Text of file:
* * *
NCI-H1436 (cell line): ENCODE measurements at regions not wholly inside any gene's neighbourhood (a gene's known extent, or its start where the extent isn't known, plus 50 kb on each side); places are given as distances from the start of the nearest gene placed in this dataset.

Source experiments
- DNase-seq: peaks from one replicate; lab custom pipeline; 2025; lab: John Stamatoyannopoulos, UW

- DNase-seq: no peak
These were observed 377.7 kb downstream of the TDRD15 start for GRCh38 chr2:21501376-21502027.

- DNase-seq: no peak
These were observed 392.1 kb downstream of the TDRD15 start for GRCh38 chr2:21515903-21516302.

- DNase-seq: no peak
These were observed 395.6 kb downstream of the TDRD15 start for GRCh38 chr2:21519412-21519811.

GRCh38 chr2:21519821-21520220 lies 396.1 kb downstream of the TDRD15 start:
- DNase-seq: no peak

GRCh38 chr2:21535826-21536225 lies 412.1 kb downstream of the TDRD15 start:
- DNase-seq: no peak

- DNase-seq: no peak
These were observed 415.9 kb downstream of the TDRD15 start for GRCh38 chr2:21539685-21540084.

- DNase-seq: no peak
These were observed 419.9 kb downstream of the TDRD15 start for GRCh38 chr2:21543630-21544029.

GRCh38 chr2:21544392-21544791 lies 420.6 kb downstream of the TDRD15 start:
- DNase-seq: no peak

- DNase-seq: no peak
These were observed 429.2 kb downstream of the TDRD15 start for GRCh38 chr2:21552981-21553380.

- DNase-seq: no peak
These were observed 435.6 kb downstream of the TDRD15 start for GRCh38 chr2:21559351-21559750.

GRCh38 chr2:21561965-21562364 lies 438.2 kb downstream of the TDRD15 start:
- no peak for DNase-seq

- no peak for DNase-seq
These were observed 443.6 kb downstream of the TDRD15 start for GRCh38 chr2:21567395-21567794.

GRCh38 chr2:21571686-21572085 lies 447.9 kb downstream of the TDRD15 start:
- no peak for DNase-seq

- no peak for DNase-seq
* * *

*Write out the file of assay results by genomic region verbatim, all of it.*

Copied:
NCI-H1436 (cell line): ENCODE measurements at regions not wholly inside any gene's neighbourhood (a gene's known extent, or its start where the extent isn't known, plus 50 kb on each side); places are given as distances from the start of the nearest gene placed in this dataset.

Source experiments
- DNase-seq: peaks from one replicate; lab custom pipeline; 2025; lab: John Stamatoyannopoulos, UW

- DNase-seq: no peak
These were observed 377.7 kb downstream of the TDRD15 start for GRCh38 chr2:21501376-21502027.

- DNase-seq: no peak
These were observed 392.1 kb downstream of the TDRD15 start for GRCh38 chr2:21515903-21516302.

- DNase-seq: no peak
These were observed 395.6 kb downstream of the TDRD15 start for GRCh38 chr2:21519412-21519811.

GRCh38 chr2:21519821-21520220 lies 396.1 kb downstream of the TDRD15 start:
- DNase-seq: no peak

GRCh38 chr2:21535826-21536225 lies 412.1 kb downstream of the TDRD15 start:
- DNase-seq: no peak

- DNase-seq: no peak
These were observed 415.9 kb downstream of the TDRD15 start for GRCh38 chr2:21539685-21540084.

- DNase-seq: no peak
These were observed 419.9 kb downstream of the TDRD15 start for GRCh38 chr2:21543630-21544029.

GRCh38 chr2:21544392-21544791 lies 420.6 kb downstream of the TDRD15 start:
- DNase-seq: no peak

- DNase-seq: no peak
These were observed 429.2 kb downstream of the TDRD15 start for GRCh38 chr2:21552981-21553380.

- DNase-seq: no peak
These were observed 435.6 kb downstream of the TDRD15 start for GRCh38 chr2:21559351-21559750.

GRCh38 chr2:21561965-21562364 lies 438.2 kb downstream of the TDRD15 start:
- no peak for DNase-seq

- no peak for DNase-seq
These were observed 443.6 kb downstream of the TDRD15 start for GRCh38 chr2:21567395-21567794.

GRCh38 chr2:21571686-21572085 lies 447.9 kb downstream of the TDRD15 start:
- no peak for DNase-seq

- no peak for DNase-seq